There were so many good film choices Saturday morning that it was another day of tough decisions. The Court Jester (1955), Red River (1948), The China Syndrome (1979), Arsenic and Old Lace (1944), Stalag 17 (1953), and This is Cinerama (1952). Of those films, I hadn’t seen The Court Jester or This is Cinerama. I decided to see The Court Jester in the Chinese Theatre, once again keeping with the festival’s comedy theme. The Danny Kaye comedy-musical comedy is a favorite to many. It features the classic “The pellet with the poison’s in the vessel with the pestle; the chalice from the palace has the brew that is true!” routine. The film was presented in a digital restoration that looked beautiful. Shot in Vista-Vision, Paramount’s answer to Cinemascope, The Court Jester looked brand new. The Technicolor looked vivid and crisp. Comedian Fred Willard and Illeana Douglas introduced the movie; it is one of Willard’s favorites. I enjoyed it more than I thought I would and caught myself laughing out loud (I was in good company) during many scenes. The supporting cast was a dream: Glynis Johns, Basil Rathbone, and Angela Lansbury. It doesn’t get much better than that.

Fred Willard and Illeana Douglas introduce The Court Jester.
I already revealed that The Awful Truth was a movie I was anxious to see at the festival and even though there were some great films competing with it, I had to see this movie on the big screen at the Chinese. Competing with The Awful Truth was Rear Window (1954), The Last Picture Show (1971), David and Lisa (1962), and The Great Dictator (1940). There was so much laughter during The Awful Truth that first-timers missed at least 20% (my estimate) of the jokes; it canceled out some of the “follow-up jokes.” It was a testament to the writing, direction, and the performances of Dunne, Grant, and Ralph Bellamy, among others, that the film holds up 80 years after it was first released!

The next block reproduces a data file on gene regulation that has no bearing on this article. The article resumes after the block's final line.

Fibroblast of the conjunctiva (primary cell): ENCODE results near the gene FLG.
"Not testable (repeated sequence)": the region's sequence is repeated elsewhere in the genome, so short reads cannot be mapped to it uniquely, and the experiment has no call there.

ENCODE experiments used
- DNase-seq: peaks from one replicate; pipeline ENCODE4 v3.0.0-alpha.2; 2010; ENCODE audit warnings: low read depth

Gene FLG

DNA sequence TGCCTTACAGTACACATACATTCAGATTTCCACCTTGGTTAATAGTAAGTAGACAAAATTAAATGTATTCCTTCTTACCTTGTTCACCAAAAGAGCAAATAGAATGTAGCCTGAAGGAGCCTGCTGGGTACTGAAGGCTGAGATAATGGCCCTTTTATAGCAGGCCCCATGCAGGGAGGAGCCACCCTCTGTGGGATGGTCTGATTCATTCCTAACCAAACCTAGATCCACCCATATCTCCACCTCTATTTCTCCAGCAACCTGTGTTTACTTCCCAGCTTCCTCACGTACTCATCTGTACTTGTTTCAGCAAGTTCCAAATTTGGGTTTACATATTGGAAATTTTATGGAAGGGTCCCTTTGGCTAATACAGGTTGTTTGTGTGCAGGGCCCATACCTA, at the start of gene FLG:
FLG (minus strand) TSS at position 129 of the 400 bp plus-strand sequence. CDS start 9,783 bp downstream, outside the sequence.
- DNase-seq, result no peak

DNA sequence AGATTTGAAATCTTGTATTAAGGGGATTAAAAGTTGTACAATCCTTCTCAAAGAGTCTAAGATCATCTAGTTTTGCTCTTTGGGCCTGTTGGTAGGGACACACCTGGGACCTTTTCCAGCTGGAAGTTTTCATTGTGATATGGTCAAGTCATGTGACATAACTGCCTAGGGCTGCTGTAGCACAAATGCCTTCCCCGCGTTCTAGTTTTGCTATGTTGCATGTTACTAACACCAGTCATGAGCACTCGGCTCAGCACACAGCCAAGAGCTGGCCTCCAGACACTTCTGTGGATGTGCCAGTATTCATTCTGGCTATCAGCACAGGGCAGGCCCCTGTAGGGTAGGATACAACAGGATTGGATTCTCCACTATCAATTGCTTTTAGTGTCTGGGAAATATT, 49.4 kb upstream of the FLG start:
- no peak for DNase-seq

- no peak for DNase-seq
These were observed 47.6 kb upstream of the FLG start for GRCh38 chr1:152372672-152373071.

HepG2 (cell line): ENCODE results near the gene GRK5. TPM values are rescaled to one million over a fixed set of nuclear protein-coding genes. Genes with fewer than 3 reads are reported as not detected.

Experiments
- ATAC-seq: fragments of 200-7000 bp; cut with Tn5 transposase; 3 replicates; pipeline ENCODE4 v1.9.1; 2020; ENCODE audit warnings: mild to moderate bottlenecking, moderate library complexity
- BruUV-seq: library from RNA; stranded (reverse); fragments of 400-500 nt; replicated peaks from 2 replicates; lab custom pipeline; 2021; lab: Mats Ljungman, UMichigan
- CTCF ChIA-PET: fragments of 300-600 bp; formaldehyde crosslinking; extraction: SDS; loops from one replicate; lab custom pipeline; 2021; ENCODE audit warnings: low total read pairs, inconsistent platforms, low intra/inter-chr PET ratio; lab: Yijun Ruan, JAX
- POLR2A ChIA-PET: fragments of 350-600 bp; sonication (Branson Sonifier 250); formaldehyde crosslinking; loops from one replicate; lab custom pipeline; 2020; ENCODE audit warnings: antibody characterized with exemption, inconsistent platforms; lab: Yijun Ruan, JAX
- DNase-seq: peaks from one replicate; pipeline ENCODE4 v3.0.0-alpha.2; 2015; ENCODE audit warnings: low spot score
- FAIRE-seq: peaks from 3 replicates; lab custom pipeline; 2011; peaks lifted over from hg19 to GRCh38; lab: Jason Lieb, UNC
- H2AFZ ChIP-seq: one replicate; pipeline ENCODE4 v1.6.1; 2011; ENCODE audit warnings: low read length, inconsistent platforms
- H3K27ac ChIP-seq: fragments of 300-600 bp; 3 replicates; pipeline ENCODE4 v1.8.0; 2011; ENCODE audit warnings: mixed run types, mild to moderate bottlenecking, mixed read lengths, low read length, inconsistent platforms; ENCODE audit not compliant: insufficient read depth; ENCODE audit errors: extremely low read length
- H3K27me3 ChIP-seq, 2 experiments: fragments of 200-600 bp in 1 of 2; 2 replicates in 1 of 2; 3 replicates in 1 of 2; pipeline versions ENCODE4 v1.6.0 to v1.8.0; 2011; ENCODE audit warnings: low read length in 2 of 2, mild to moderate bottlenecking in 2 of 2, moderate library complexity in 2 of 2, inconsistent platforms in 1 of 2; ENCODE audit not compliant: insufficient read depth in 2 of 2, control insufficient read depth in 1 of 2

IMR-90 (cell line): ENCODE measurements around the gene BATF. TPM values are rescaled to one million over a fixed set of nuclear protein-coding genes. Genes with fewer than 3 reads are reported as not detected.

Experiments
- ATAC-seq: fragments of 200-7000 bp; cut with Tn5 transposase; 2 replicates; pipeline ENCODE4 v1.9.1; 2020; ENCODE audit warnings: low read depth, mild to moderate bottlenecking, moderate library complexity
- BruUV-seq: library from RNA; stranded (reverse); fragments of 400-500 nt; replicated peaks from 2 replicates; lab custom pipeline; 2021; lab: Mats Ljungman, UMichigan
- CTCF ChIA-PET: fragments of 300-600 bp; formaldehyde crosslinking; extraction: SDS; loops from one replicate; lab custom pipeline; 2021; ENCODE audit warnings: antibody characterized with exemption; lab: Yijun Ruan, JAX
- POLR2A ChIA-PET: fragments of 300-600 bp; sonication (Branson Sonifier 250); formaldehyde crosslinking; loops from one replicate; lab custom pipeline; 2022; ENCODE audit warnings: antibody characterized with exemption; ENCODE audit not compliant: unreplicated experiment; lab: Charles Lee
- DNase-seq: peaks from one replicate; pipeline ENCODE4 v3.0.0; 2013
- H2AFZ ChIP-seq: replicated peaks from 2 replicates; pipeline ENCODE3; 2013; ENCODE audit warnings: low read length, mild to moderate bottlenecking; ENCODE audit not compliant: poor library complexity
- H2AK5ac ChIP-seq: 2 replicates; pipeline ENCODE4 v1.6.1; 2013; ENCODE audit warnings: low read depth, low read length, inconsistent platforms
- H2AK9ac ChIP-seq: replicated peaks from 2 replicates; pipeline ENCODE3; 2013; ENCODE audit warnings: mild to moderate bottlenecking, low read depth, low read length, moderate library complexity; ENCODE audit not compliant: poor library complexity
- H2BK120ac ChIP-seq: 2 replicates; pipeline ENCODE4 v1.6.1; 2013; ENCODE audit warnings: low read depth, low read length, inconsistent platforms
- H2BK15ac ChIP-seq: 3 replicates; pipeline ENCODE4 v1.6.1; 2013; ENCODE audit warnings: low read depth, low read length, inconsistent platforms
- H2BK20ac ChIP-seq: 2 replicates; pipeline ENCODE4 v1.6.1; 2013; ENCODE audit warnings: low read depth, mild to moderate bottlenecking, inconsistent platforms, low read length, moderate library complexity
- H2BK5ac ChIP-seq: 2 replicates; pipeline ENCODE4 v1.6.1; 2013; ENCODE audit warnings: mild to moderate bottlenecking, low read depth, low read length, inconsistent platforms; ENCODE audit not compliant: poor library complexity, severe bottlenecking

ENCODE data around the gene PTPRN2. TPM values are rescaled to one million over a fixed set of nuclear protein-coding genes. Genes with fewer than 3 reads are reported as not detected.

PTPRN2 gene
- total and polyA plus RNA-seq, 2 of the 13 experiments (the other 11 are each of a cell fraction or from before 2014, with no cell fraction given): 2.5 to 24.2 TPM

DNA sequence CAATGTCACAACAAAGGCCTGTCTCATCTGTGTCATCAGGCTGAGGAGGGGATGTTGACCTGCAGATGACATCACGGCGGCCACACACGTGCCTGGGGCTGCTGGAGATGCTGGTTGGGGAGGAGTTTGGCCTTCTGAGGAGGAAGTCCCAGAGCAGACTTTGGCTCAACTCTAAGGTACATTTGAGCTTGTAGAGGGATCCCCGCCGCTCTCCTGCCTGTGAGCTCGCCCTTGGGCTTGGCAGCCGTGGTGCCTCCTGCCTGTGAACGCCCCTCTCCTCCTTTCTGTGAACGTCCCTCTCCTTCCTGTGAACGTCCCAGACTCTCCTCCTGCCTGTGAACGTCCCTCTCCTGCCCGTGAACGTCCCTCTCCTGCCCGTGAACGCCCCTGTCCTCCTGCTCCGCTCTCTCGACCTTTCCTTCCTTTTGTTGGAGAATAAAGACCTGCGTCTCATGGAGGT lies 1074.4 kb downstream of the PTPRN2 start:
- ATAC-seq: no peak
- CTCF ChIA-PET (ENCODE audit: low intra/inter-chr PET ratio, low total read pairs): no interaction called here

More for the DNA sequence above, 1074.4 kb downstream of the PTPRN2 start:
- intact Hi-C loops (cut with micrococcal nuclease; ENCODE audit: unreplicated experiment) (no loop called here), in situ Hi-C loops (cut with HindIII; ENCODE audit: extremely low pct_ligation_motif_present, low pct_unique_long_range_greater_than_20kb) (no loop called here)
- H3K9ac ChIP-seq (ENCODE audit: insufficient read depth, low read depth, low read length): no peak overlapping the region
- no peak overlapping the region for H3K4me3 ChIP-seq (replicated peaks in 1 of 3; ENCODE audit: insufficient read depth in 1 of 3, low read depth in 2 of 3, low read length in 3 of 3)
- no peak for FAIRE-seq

Cary Grant and Irene Dunne toast their “freedom” in The Awful Truth.
After The Awful Truth, I took a break and went to the “Conversation with Lee Grant” at Club TCM. Interviewed by critic Leonard Maltin, Grant recounted her early life and career, as well as the devastating effects of the Black List on her life and career. Grant’s husband, Arnold Manoff, was a communist. Grant was called before the House Un-American Activities Committee (HUAC) and because she refused to testify against her husband, she was blacklisted from film for a dozen years. Her movie career started with such promise; she received a Best Supporting Oscar nomination for her first film, Detective Story (1951). During this period, she found work on the stage and in television. Grant moved from acting to directing both small independent features and documentary films.

Melvyn Douglas, Irene Dunne and crew on location for Theodora Goes Wild
Next was another Irene Dunne classic, Theodora Goes Wild. Every time I see this movie, the more impressed I am with it. The writing, direction, and action are first rate. This was Dunne’s first foray into comedy, but you’d never know it. Her timing is impeccable and she was a great physical comedian as well. The plot surrounding a small town girl, who writes a scandalous best-selling novel, unbeknownst to the two maiden aunts who raised her is hilarious. Illeana Douglas introduced the film. Her grandfather, Melvyn Douglas, was Dunne’s leading man and perfect comic foil. The superior supporting cast included Thomas Mitchell, Thurston Hall, Elisabeth Risdon, Margaret McWade, Spring Byington, and Nana Bryant. Risdon and McWade are especially endearing as Theodora’s aunts. Their transformation by the film’s end is wonderful and incredibly amusing. And it was great to see this film in the beautiful Egyptian Theatre filled with uproarious laughter.

Stunning Technicolor sets Black Narcissus apart from other films of the period.
My last movie of the day (evening) was Black Narcissus (1947). This nitrate film was shot in breathtaking Technicolor; the print that we saw at the Egyptian was beautiful. The film stars Deborah Kerr as a nun sent to the Himalayas to open and establish a convent school. The psychological drama also stars Sabu, Flora Robson, and David Farrar. The film features an early screen appearance by Jean Simmons, cast as an Indian servant girl. Kathleen Bryon plays a troubled nun who is drawn to the estate manager (Farrar). Bryon’s character also believes that Kerr is in love with Farrar, and in her twisted mind considers her a rival for his affections. The film’s themes and story are complicated, but fascinating. I felt like it was “Vertigo with nuns,” since it explores some of the same themes, and has a similar climatic scene.

Hard to believe that tomorrow, Sunday, would be the festival’s last day, but there were still great movies to be seen!